Instrumental Variables and Causal Mechanisms: Unpacking The Effect of Trade on Workers and Voters
We investigate the impact of import exposure on regional labor markets and voting behavior. Using a standard IV model, we find in German data from 1987–2009 that import exposure caused both significant labor market adjustments and increasing support for extreme-right parties. Our focus is on the question that naturally follows: to what extent was the effect of import exposure on labor markets responsible for the political response? The standard IV model cannot answer this question. We propose a new framework for mediation analysis in IV settings that can, while making minimal additional assumptions on the causal relations between the unobserved variables. We find that the effect of import exposure on voting that is mediated by labor market adjustments is larger than the total effect of import exposure on voting, being partly offset by moderating channels that do not operate through labor markets. A supplementary analysis of individual-level data corroborate our findings. Our estimation framework is general and enables identification of previously unidentified causal effects in a broad range of empirical questions in which one observed outcome of an instrumented treatment in turn influences another.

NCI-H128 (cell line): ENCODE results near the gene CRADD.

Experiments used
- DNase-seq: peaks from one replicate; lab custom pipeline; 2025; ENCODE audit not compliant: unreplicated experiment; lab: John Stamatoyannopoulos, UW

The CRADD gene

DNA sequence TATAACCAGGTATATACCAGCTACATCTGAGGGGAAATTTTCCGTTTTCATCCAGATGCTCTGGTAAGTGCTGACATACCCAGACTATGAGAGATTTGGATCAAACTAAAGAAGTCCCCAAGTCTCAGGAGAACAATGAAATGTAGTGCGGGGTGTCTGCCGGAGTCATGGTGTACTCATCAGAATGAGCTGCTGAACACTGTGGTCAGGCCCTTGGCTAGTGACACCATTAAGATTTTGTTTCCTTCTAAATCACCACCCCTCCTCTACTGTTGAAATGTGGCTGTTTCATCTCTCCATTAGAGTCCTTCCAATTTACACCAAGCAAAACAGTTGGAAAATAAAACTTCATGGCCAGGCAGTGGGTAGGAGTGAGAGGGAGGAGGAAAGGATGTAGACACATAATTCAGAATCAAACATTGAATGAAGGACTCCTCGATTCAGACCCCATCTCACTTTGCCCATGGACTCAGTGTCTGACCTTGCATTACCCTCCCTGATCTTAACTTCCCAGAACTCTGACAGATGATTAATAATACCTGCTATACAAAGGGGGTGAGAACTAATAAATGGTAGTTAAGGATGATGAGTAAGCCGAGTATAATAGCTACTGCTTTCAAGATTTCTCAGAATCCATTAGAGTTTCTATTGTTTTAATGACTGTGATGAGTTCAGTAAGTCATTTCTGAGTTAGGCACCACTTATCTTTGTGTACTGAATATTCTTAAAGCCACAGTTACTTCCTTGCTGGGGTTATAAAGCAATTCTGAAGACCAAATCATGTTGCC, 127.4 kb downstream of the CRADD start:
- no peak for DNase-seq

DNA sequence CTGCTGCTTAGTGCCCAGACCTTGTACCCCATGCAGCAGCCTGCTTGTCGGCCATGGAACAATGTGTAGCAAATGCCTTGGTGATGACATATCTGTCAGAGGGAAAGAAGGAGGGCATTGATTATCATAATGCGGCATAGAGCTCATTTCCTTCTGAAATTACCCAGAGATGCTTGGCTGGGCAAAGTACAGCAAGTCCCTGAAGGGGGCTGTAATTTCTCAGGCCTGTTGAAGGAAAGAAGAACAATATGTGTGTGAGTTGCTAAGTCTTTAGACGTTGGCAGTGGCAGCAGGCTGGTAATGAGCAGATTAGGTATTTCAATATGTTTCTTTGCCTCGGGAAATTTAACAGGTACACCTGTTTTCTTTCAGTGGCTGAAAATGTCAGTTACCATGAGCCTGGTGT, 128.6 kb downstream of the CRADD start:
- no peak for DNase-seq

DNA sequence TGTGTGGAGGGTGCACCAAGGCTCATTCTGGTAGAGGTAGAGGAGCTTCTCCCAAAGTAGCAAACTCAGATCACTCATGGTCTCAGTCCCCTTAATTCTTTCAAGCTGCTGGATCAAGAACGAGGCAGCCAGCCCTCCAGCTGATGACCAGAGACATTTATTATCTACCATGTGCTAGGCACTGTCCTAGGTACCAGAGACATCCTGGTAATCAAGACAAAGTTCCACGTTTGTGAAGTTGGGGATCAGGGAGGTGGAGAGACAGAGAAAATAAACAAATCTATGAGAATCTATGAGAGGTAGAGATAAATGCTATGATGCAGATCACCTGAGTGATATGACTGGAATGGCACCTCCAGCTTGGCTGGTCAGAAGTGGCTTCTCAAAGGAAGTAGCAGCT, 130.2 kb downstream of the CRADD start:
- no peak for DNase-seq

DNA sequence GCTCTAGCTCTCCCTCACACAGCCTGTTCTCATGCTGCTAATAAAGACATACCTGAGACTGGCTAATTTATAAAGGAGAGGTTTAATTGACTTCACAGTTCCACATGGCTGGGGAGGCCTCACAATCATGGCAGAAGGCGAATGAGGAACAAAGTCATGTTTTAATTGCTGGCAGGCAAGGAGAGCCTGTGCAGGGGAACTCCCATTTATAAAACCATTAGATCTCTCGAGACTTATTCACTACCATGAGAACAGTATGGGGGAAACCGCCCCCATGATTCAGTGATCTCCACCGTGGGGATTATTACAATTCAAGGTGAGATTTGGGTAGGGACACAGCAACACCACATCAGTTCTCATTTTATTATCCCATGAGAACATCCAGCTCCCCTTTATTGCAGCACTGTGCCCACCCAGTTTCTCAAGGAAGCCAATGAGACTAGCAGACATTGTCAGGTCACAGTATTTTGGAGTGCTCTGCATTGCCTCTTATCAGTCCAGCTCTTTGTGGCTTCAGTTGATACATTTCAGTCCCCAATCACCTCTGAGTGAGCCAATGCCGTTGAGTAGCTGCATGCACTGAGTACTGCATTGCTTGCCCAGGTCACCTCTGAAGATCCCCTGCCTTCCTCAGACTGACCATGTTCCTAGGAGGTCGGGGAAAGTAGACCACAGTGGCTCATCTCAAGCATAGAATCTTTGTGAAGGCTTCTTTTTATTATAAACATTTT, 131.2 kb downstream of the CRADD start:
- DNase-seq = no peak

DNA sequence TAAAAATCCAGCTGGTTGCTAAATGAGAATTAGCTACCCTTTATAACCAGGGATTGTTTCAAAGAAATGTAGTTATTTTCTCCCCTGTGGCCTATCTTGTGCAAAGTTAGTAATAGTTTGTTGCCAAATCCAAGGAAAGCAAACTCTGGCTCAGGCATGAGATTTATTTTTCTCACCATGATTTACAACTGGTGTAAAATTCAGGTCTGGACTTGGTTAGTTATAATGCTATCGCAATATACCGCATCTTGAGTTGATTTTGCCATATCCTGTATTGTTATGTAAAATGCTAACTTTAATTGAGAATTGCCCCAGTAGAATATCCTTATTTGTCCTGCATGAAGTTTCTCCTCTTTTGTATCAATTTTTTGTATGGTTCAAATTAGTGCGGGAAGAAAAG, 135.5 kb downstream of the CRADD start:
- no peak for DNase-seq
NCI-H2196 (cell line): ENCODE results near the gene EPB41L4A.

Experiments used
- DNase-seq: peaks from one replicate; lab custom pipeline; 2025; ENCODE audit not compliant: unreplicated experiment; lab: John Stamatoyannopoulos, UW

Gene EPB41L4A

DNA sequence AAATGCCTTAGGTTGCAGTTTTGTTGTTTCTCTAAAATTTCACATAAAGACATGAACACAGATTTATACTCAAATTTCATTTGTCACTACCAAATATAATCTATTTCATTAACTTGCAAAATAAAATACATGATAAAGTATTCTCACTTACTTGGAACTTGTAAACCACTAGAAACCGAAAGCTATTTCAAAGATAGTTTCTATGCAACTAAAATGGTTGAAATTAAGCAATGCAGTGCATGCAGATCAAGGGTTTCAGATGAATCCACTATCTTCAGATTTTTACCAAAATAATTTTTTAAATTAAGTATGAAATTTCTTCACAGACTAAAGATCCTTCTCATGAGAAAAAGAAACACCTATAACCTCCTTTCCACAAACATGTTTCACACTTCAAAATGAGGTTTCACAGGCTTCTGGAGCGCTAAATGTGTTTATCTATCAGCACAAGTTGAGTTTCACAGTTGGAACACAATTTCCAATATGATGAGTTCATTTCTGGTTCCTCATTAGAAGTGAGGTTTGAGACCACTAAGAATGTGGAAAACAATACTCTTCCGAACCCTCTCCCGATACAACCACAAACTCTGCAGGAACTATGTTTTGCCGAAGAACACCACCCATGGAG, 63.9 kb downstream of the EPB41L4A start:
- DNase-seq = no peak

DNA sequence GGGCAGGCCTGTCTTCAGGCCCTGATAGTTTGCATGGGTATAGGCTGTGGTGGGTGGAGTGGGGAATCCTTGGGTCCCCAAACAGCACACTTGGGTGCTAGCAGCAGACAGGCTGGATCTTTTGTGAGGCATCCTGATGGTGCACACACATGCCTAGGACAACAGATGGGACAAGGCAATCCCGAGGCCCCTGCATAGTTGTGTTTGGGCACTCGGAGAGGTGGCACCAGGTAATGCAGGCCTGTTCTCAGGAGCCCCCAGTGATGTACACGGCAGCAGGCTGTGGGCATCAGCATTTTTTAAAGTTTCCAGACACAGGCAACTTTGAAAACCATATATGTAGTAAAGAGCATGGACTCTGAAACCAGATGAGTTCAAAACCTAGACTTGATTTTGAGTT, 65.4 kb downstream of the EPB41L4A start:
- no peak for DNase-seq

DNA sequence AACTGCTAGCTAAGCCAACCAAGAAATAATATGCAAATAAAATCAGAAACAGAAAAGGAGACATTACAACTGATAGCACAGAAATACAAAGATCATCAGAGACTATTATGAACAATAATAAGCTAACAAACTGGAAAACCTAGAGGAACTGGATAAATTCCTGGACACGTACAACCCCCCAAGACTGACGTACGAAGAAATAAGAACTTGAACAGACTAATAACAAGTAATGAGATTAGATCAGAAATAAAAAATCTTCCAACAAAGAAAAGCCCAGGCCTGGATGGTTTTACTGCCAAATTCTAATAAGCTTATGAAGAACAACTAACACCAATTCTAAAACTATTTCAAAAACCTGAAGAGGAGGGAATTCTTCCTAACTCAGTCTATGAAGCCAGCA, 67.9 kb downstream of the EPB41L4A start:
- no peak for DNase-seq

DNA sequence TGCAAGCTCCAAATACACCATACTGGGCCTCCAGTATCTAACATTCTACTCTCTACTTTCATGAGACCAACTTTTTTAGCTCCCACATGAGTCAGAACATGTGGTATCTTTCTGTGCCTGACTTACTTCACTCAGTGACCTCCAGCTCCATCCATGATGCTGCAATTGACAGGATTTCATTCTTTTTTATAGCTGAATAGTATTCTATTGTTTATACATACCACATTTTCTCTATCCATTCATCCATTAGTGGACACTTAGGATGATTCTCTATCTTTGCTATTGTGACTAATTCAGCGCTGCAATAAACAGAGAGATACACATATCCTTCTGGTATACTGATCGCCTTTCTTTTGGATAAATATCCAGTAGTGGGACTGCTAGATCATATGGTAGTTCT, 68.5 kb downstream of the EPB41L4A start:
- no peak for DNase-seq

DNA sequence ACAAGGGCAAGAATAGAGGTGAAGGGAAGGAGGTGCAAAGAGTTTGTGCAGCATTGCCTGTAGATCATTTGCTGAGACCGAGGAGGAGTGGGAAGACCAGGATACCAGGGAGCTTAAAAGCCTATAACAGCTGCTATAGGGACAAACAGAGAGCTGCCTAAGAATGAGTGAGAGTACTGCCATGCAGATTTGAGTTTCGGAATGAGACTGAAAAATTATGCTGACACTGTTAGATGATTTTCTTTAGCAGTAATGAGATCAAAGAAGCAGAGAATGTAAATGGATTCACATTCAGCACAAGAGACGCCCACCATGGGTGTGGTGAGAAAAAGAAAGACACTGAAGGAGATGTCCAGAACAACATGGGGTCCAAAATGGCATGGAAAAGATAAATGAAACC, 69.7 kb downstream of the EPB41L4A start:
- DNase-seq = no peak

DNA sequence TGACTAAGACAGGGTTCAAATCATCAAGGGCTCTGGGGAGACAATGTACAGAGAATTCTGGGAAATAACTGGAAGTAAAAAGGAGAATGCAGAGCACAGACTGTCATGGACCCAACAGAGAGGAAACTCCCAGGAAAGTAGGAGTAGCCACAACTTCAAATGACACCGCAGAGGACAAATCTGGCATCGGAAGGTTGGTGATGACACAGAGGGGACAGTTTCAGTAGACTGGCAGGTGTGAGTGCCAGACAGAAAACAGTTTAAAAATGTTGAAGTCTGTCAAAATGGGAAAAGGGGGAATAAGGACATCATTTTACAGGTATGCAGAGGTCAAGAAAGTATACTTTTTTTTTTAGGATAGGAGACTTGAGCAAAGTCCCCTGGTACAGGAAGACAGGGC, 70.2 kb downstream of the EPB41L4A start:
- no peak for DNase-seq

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Document Object Identifier (DOI): 10.3386/w23209
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